Jadite has been around since before the 1930’s, but it wasn’t until 1930 that there was a large scale push to add it to every American home. That year the McKee Glass Company introduced Skokie green and Jade kitchenware and dinnerware. The McKee Glass Company, founded in 1853 as McKee & Brothers Glass works was originally located in Pittsburgh. They moved to Westmoreland County in 1888 and founded a town there. They called it Jeanette, PA-named after Mrs. Jeanette McKee.
By the 1920’s they were busy producing a large variety of industrial and household glass items-including headlamp lenses for automobiles. Their ovenware line, called Glassbake quickly became one of the most popular glassware lines in all of history, and was produced into the 1960’s.
Opalwares was introduced in the 1920’s, followed by Jade Glass around 1930. The colors for the jade glass were inspired by the colors in opals and jade stones. In 1930 and 1931 they introduced a line of opaque kitchenware that included mixing bowls, canisters, refrigerator dishes, shakers and citrus reamers.
This line of kitchenware was what helped McKee survive the tough times of the great depression and all the way through the tough times of World War II. Many of their metal molds were sold to the government during those times, and without thorough records, it is hard to tell when production stopped on many of their kitchenware items. Jadite was developed by the McKee Glass Company in 1930.
In 1932, Jeanette Glass Company began producing a similar line of opaque glassware. Jeanette Glass Company was founded in 1898 and their main focus at the time was producing bottles. In the 1920’s with the advances in technology allowing for automated production, they were able to produce more glassware at lower prices, making them a serious force in the pink and green glassware industry. It also helped them keep prices low enough for people to be able to buy their products during the depression years.
Jeanette was the first company to officially call their opaque green line “Jadite”. Other companies came along copying the line and very subtly changed the name to “Jad-ite”, or “Jade-ite”. In 1936, they introduced another successful line of blue opaque kitchenware called “delfite”. They continued to produce their kitchenware lines into the 1940’s.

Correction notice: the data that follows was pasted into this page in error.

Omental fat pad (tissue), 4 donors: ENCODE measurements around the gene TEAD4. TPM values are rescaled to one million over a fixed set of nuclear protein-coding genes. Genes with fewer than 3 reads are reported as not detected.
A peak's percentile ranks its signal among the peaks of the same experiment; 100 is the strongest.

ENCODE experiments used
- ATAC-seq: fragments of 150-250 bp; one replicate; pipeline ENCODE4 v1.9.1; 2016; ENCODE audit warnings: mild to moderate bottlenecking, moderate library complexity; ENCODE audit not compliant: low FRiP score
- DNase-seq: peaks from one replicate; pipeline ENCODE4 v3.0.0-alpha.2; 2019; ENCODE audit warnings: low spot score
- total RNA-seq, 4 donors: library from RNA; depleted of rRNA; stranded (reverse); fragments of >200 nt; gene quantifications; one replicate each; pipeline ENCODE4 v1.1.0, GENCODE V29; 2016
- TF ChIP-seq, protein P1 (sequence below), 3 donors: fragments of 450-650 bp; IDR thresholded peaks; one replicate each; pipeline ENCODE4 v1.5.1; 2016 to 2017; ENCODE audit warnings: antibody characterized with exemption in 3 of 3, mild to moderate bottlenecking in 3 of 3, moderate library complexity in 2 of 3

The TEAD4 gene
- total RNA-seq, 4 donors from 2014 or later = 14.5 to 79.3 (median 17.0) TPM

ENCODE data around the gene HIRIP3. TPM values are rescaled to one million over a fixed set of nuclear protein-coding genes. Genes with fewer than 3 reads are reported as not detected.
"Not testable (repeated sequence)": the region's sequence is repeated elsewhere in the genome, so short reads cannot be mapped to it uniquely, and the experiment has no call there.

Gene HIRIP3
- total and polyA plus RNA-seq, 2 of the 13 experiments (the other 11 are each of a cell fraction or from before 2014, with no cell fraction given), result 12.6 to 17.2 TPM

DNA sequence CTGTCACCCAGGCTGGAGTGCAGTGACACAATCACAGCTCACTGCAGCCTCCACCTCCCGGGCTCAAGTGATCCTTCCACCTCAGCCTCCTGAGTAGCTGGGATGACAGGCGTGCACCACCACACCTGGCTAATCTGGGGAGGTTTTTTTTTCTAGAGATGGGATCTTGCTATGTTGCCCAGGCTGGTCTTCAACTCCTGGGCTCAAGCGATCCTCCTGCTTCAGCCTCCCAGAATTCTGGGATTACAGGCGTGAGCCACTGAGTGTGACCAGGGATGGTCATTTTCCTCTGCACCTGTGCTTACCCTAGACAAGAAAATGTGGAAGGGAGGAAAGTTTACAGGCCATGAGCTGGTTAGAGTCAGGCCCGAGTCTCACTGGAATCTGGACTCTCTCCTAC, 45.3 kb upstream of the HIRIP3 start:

In 1951, McKee Glass Company was acquired by Thatcher Glass Manufacturing Company-who was later sold to the Jeanette Glass Company. Then the Jeanette Glass Company moved their acquired glass company back to the old McKee glass plant.
You can tell if you have official McKee jadite because most of McKee Jadite is marked with the letters “McK” in a small circle. The Jeanette jadeite for the most part isn’t marked, but some of the earlier pieces have a “J” in a triangle with mold numbers.
Jeanette Glass Company continued producing the Glassbake line as well as the McKee line for many years until the close of the plant in the 1970’s.
Although Jadite was first introduced by McKee, copied by Jeanette, and later sold by Jeanette using McKee molds and technology, the majority of jadite dinnerware was produced and sold by the Anchor Hocking Company from 1945-1975-through their Fire King division. They had a very successful restaurant line in the 1940’s in jadite and other opaque colors. In the late 40’s, early 50’s they began producing and selling their kitchenware line with the same items that were already produced by their predecessors McKee and Jeanette. Most of the Anchor Hocking Fire King jadite is marked with the Fire King logo.
Some of the earliest versions of jadite canisters produced from 1931-1938 are today very scarce and have an estimated value of $175-$1000 each, depending on the design, style and condition. Mixing bowls were first made by McKee, and later produced by both Jeanette and Anchor Hocking and can go for $50-$500 a bowl! The “splash proof” mixing bowls are very rare and they are valued at $500-$700 each.
I think my interest in jadite was piqued by a co-worker who just loves it. I only have one piece-a rolling pin and it is a reproduction. I’d never be able to afford the real McKee because they are valued at $850-$1000 each! Although it is more of a pastel color, and I’m a bright Fiesta color kind of girl, I do enjoy Jadite…I just don’t think I’ll be collecting very much of it-maybe a piece here and a piece there as the fancy strikes me. You can bet if I find refrigerator dishes with lids, grease jars with lids, cake pedestals or covered butter dishes (in my el-cheap-o price range), I’ll be snatching them up! Not so much for the value (although that can make it more desireable), but because those are the kitchenware items I like best.
I hope you enjoyed learning about Jadite as much as I did! I think I’m going to research Melmac and plastic kitchenware next as that seems to be popping up all over lately too!